The first episode of CBS’ Supergirl aired on CBS. Even with its typically older viewership, the series might be right at home at a network with a long history of female-empowered storylines (Mary Tyler Moore, Rhoda, Alice and, more recently, The Good Wife & Madam Secretary).
Based on the DC Comics character (created in 1959 by Otto Binder and Al Plastin43d4f1c7352b0e244413e1f916af6075o), Supergirl is Kara Zor-El a.k.a. Kara Danvers (Melissa Benoist). She and cousin Kal-El (Superman) were the last survivors of the doomed planet Krypton.  Kara and Kal were sent on their way in separate rockets to Earth, but a cosmic mishap literally changed the course of both of their lives.
In a stunt casting move that only nerds will appreciate, once Kara finally makes it to earth she is taken in by Eliza and Jeremiah Danvers… who are none other than former Supergirl Helen Slater and former Superman Dean Cain. Kara begins her life on Earth like any country girl who e39b3d6b58850791165a9aace73184d5ends up working in the big city… under a painful interpretation of The Devil Wear Prada’s chief villian, played by Calista Flockhart. Shall we just pretend that she doesn’t resemble husband Harrison Ford’s frozen facade circa Return of the Jedi about the eyes and face? Yes? Okay. I kept sitting there waiting for her face to move into some sort of … expression. Alas, nothing. But we’re pretending not to notice! Back to the story…
Kara may be the second most powerful person on the planet but there seems to be more than a few reasons why she’s decided to hide out and pretend to be ‘normal.’ An unexpected emergency causes her to shed her doubts, and go up up and away… fueled by all the Girl Power cliches that CBS can muster in a single episode. It’s alma7a35b1f367bf382057e436bb3fd8e0aost too much. But I get it. So even though the story so far is full of plot holes large enough to drive a semi through, it’s all for the good of the Girl Power. Supergirl doesn’t exist to add to the deep, dramatic angst that is the norm for most of the superhero series/movies. It’s meant to show that ‘anything you can do I can do better’ for the real life up and coming SuperGirls of our time. The male characters on the show take a back seat in the first episode (I’m working to ignore the fact that Jimmy Olsen is way too damn old), and there’s a pretty good chance their supporting status won’t change much as the show progresses.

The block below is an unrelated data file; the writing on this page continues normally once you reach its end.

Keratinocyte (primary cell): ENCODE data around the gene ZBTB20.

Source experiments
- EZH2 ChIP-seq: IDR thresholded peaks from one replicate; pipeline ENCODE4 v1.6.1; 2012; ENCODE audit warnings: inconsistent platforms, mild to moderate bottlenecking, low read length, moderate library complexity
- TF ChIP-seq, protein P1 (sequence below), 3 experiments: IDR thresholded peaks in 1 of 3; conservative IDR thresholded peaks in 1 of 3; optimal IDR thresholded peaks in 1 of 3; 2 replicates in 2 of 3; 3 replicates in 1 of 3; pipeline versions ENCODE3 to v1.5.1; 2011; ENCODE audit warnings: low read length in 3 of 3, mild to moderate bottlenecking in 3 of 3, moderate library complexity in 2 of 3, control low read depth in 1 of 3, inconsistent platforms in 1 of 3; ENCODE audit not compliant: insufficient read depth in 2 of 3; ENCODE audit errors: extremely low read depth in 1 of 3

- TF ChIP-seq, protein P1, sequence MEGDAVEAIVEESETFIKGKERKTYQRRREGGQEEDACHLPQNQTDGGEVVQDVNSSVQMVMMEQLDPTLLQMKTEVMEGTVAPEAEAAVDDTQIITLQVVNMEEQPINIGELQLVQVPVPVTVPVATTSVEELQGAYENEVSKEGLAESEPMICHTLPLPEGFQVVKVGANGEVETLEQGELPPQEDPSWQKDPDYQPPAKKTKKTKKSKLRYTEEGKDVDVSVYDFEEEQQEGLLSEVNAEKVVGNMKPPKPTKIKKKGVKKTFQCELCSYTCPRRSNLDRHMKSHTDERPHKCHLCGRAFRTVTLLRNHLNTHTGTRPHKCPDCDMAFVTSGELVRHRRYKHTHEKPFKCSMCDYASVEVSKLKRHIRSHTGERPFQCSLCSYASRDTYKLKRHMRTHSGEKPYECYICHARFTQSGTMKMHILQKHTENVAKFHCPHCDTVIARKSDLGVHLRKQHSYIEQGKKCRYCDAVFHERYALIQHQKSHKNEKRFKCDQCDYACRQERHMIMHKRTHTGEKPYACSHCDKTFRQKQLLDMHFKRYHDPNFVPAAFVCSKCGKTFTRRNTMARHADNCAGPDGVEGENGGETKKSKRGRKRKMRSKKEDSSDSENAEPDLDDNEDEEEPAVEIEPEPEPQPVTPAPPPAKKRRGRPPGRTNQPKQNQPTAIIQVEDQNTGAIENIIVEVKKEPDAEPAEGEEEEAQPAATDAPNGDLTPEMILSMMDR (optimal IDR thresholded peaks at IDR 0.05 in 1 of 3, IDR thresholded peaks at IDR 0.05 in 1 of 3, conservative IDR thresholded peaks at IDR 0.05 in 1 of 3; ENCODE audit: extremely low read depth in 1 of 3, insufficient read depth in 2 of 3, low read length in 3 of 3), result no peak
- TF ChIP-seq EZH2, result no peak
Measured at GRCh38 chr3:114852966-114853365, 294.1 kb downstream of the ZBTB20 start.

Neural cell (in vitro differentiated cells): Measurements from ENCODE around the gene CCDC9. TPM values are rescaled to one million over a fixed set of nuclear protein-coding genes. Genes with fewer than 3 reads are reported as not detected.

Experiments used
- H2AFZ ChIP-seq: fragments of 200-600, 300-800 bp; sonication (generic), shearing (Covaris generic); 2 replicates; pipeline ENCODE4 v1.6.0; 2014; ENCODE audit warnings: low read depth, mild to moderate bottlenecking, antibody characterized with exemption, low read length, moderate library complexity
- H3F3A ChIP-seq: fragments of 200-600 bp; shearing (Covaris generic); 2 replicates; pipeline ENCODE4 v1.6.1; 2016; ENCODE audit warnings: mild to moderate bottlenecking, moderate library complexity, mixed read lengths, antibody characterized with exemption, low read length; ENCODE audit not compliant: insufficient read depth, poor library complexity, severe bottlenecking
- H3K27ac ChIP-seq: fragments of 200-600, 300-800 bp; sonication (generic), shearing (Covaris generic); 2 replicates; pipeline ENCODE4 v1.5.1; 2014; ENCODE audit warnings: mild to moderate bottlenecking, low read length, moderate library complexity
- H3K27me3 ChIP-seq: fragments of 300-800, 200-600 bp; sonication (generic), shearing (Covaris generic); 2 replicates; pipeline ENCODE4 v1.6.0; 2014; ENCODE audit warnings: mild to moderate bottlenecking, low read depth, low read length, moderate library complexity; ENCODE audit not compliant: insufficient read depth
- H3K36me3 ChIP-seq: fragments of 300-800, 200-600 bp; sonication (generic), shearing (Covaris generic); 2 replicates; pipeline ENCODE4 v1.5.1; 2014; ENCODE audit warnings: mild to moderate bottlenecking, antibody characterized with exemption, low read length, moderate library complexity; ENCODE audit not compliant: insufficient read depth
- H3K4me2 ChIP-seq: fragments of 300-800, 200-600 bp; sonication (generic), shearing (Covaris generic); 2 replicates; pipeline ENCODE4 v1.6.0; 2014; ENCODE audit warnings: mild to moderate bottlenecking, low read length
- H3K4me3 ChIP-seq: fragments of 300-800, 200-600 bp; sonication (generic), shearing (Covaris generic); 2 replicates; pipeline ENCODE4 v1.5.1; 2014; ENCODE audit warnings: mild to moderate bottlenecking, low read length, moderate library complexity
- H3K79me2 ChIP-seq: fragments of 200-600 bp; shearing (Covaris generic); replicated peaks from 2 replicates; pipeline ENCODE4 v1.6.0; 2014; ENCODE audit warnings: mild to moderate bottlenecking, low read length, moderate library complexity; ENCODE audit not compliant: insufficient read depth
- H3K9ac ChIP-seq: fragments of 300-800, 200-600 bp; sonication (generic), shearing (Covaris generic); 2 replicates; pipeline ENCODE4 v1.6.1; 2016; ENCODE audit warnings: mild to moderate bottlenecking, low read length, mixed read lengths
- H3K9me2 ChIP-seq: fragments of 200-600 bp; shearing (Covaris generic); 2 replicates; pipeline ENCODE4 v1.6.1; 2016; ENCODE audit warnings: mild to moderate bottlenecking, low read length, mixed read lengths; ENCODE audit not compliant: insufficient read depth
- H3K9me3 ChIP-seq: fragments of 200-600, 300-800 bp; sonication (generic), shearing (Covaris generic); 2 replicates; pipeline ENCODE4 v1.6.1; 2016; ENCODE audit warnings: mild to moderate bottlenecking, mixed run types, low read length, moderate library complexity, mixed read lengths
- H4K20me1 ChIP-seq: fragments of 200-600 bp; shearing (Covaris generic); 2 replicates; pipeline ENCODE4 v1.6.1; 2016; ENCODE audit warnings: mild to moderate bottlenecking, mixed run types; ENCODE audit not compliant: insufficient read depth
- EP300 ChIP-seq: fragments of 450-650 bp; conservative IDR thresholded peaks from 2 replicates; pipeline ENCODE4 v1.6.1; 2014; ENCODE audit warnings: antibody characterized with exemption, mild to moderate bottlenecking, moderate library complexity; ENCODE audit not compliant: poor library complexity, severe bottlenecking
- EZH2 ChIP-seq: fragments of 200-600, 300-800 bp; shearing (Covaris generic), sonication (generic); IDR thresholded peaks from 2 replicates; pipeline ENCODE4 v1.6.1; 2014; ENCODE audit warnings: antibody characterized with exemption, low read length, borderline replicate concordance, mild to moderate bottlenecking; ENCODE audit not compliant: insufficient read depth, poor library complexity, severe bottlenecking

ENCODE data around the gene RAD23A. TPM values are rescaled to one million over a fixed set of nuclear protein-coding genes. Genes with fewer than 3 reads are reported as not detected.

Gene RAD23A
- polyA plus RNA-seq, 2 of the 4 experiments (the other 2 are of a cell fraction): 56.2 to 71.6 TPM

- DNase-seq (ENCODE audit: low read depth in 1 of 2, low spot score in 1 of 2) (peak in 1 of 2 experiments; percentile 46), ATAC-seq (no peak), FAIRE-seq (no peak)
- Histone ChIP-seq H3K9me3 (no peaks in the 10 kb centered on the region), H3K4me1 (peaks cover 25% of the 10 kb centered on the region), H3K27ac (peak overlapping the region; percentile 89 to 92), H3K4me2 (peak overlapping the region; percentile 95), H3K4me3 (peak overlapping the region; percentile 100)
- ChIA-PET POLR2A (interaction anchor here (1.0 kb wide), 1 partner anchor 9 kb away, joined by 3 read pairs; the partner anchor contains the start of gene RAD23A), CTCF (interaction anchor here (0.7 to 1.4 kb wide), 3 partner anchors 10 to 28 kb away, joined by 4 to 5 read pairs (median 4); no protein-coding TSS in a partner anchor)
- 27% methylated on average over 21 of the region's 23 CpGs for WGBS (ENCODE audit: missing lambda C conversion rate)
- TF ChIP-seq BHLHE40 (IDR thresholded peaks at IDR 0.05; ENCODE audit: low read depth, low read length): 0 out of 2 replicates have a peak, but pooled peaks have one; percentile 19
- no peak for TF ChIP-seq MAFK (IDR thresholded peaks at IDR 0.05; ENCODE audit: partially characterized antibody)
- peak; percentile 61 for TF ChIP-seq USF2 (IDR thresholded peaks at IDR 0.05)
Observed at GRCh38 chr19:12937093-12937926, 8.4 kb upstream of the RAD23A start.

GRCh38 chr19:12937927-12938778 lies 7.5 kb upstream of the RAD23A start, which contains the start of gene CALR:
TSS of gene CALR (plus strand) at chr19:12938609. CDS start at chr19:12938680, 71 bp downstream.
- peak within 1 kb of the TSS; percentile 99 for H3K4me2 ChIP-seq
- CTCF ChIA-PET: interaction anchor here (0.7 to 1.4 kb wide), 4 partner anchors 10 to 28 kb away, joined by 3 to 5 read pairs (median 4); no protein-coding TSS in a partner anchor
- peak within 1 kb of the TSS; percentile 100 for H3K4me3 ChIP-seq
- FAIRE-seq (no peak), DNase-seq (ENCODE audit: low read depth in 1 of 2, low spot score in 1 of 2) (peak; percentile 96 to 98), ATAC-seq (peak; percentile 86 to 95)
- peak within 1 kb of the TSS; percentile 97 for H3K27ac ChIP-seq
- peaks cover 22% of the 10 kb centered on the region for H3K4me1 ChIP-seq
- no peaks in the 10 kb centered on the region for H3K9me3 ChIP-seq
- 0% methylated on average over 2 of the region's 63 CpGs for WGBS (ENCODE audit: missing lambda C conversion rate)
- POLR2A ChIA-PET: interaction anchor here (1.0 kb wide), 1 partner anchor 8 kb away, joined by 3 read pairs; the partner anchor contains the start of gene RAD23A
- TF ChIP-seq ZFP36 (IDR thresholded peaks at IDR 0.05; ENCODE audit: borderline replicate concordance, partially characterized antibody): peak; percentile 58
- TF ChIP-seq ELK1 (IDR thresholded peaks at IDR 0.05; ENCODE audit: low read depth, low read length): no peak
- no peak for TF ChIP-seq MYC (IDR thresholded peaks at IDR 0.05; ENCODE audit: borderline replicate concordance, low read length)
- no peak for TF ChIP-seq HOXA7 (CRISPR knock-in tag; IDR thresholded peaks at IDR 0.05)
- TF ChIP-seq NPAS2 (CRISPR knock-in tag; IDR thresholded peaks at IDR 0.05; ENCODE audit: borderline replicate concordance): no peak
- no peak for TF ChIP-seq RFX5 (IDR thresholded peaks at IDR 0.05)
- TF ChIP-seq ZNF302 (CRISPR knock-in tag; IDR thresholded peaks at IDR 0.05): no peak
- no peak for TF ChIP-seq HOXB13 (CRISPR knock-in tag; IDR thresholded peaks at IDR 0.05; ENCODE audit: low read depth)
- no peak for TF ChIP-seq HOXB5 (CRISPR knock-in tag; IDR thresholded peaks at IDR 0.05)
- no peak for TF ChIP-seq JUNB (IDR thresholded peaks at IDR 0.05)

The best thing about Supergirl is likely Supergirl herself. Benoist is on point in a star-making role.  She makes Kara likeable, believable and worthy of rooting for. She is a breath of fresh air in a superhero universe dominated by men… not to mention the vanguard of a number of series/movies with women in prominent roles (Jessica Jones on Netflix, the Wasp in the upcoming Ant-Man sequel, and Wonder Woman in Batman vs Superman).  d18efb7dc9cd33986220dac9bf30a556Supergirl is a great and long overdue start to the Superhero Ladies Revolution, and she should soar for years to come.